ExxonMobil and Pertamina to gauge Indonesian CCS potential
Oil major ExxonMobil has signed a memorandum of understanding (MoU) with Indonesian state-owned company Pertamina to assess the potential for large-scale deployment of low-carbon technologies in Indonesia.
ExxonMobil and Pertamina reached an agreement to identify and evaluate potential subsurface CO2 storage locations and examine the feasibility of transporting CO2 in Southeast Asia. This collaboration is expected to include research and development studies with universities. The MoU was signed on Tuesday near Glasgow, Scotland, where world leaders have gathered to discuss climate policies during COP 26.
Joe Blommaert, president of ExxonMobil Low Carbon Solutions, commented: “We are evaluating large-scale carbon capture and storage projects that have the potential to make the greatest impact in the highest-emitting sectors around the world, and there are opportunities in Indonesia and throughout Southeast Asia.”
ExxonMobil and Pertamina have agreed to assess the potential for technologies such as carbon capture, utilization and storage, and low-carbon hydrogen. The companies expect to identify geologic formations deep underground that could be suitable to safely store CO2, and the potential for safe, commercially viable utilization of CO2 by jointly examining subsurface data.
This agreement strengthens a decades-long strategic partnership between the two companies. Its objective is to advance Indonesia’s net-zero ambitions.
“With well-designed policies and industry collaboration, we can move forward with reliable, safe and ready-to-deploy technologies at a scale that can help governments achieve game-changing emissions reductions,” added Blommaert.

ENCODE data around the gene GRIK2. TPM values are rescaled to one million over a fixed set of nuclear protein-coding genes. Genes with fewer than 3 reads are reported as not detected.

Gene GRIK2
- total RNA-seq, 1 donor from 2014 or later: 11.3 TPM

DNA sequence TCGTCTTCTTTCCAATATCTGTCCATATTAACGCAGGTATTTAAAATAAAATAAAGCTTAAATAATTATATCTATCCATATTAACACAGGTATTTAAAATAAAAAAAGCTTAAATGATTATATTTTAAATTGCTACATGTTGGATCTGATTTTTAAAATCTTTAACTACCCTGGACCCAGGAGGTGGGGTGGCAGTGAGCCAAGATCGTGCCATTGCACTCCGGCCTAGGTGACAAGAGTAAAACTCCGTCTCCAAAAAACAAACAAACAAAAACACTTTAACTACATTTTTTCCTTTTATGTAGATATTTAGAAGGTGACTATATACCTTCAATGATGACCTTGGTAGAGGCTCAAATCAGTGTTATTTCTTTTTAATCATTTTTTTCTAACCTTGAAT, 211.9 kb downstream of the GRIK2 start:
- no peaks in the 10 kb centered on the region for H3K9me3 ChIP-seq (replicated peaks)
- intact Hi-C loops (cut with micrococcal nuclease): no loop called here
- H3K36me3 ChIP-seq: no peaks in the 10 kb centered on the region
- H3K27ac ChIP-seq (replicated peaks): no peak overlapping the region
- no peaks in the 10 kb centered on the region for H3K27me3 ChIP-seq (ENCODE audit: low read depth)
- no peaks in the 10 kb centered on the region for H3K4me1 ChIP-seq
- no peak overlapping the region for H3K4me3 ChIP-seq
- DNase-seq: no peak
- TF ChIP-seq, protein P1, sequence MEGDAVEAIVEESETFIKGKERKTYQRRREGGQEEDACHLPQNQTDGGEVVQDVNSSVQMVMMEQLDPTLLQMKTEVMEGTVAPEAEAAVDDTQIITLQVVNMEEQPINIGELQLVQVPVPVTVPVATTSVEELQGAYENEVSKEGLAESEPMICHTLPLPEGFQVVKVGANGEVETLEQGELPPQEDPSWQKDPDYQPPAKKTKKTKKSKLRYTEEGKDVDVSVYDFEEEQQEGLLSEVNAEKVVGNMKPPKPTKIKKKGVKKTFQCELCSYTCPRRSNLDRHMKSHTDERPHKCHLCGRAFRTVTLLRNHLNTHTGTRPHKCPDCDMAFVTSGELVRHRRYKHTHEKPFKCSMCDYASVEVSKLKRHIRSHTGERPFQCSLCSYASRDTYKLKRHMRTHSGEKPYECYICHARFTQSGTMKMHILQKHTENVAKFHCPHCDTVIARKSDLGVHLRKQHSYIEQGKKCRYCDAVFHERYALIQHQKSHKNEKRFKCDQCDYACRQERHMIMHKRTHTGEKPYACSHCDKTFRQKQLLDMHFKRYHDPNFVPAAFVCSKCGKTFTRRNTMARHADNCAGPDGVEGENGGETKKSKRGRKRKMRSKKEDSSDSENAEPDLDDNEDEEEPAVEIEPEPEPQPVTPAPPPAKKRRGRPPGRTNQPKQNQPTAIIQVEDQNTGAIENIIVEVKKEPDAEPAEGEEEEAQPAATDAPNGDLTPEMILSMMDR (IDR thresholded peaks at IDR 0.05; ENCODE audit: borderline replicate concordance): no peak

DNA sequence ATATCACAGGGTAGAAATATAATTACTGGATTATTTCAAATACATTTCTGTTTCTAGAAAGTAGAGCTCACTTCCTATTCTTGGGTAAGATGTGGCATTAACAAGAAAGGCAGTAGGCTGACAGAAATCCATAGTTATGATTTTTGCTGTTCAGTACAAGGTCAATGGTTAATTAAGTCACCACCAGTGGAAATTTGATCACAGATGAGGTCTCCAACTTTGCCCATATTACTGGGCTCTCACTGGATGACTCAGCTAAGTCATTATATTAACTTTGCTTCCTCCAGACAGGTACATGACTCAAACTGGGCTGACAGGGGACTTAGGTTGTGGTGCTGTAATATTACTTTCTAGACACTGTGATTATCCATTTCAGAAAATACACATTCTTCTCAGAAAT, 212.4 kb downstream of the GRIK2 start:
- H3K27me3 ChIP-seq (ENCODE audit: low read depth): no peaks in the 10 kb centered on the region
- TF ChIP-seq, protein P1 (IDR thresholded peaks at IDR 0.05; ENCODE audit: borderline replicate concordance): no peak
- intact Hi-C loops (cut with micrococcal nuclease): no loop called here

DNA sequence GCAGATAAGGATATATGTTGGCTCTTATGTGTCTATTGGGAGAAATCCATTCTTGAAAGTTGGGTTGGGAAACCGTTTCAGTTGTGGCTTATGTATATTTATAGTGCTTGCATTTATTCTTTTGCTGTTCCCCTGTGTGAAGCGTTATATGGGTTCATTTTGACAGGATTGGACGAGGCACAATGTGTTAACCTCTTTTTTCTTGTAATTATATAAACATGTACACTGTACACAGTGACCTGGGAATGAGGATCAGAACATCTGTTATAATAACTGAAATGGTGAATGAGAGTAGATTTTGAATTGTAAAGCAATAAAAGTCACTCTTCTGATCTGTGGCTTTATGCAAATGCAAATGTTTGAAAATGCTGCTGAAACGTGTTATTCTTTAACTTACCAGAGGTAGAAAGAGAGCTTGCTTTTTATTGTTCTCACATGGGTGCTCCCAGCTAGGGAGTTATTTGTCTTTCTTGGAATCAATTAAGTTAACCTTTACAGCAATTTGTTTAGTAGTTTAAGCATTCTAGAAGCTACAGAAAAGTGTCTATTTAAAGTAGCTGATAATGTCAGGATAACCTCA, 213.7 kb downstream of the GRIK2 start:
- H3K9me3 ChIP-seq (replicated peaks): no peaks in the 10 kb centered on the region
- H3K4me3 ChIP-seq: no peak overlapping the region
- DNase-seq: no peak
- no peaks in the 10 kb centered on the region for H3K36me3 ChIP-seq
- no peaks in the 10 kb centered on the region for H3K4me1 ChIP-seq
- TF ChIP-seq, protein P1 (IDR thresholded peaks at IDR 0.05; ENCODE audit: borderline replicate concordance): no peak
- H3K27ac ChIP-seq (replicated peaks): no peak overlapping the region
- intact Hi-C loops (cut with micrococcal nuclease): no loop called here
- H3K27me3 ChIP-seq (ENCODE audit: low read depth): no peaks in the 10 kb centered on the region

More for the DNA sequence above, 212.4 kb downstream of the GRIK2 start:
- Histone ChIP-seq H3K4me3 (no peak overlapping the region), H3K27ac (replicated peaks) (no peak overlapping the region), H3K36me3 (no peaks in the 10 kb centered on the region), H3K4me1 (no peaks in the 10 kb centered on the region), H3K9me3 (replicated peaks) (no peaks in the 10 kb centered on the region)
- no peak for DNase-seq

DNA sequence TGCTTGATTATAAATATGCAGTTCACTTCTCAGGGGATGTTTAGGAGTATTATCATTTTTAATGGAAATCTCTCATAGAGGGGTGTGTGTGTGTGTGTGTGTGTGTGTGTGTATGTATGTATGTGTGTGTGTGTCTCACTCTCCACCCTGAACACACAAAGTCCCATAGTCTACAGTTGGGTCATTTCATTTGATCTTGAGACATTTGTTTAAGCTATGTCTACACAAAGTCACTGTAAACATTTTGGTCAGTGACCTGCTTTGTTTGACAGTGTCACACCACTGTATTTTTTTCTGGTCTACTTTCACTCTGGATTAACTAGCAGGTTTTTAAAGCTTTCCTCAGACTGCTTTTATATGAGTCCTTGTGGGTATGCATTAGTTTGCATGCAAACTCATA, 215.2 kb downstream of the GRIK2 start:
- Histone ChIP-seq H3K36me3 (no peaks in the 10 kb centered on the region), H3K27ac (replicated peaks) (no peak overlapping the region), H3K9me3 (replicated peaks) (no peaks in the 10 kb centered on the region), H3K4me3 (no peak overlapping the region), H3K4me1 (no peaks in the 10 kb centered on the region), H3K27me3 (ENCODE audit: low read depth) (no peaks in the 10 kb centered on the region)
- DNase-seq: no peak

Furthermore, ExxonMobil established its Low Carbon Solutions business earlier this year to commercialise low-emission technologies. The firm is initially focusing its carbon capture and storage efforts on point-source emissions.
The process involves capturing CO2 from industrial activity that would otherwise be released into the atmosphere and injecting it into deep underground geologic formations for safe, secure and permanent storage. The company is also pursuing strategic investments in biofuels and hydrogen to bring those lower-emissions energy technologies to scale for hard-to-decarbonize sectors of the global economy.
The new business is evaluating several other carbon capture and storage projects around the world. This includes its evaluating efforts in Rotterdam, Netherlands; Normandy, France; LaBarge, Wyoming; and a world-scale carbon capture and storage hub concept in Houston, Texas.
ExxonMobil has an equity share in approximately one-fifth of global CO2 capture capacity and has captured approximately 40 per cent of all the captured anthropogenic CO2 in the world.
Projections by the International Energy Agency show that carbon capture and storage could mitigate up to 15 per cent of global emissions by 2040. The estimates done by the U.N. Intergovernmental Panel on Climate Change outline global decarbonization efforts could be twice as costly without its wide-scale deployment.
Recently, it was reported that ExxonMobil increased its participation in the Acorn carbon capture project in Scotland by signing an Expression of Interest to capture, transport, and store CO2 from its Fife Ethylene Plant in Scotland.